Purpose of review
Mental disorders take a major toll, economically, socially, and psychologically, on individuals, families, and societies. Prevention provides an important and realistic opportunity to overcome this major health problem. This review outlines a conceptual framework for mental health prevention and effective strategies and programs for the prevention of mental disorders.
Risk and protective factors for mental illness provide leverage points for prevention interventions. A life course perspective, looking at disease from conception, pregnancy, parenting, infancy, childhood, adolescence, adulthood to aging, emphasizes the importance of targeting prevention efforts as early as possible in life. Currently available effective and realistic preventions targeting major phases of life including both universal (community) and selective high-risk approaches are noted. The Internet and its associated technologies are seen to have great potential for prevention.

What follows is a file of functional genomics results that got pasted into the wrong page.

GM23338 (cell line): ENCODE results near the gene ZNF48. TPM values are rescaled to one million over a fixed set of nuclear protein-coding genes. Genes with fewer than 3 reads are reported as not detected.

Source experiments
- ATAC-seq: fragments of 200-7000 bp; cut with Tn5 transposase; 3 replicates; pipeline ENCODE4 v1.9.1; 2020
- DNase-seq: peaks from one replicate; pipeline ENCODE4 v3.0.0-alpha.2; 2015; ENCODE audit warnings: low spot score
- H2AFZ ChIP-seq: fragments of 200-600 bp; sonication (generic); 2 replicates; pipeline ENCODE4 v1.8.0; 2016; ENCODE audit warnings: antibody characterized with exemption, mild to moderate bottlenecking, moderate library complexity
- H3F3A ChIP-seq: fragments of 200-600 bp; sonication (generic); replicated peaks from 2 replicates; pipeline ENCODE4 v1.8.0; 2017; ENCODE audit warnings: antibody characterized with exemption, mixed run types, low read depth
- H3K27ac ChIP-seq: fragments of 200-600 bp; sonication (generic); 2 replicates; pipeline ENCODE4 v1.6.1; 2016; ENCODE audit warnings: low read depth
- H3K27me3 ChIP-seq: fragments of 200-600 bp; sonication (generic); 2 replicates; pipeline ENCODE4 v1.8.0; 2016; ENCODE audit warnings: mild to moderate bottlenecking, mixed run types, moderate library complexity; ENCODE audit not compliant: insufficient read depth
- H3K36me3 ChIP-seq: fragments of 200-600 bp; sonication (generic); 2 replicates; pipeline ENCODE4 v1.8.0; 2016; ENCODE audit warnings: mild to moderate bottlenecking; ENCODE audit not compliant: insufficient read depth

Common mental disorders are preventable, and prevention is cost-effective. Although the evidence base for the prevention of mental disorders needs to be expanded with rigorous large-scale pragmatic trials of promising effective programs, we have at our disposal strong evidence and effective tools on which to base prevention efforts. These facts need to be fully communicated to providers, policy makers, and the population at large, and acted upon.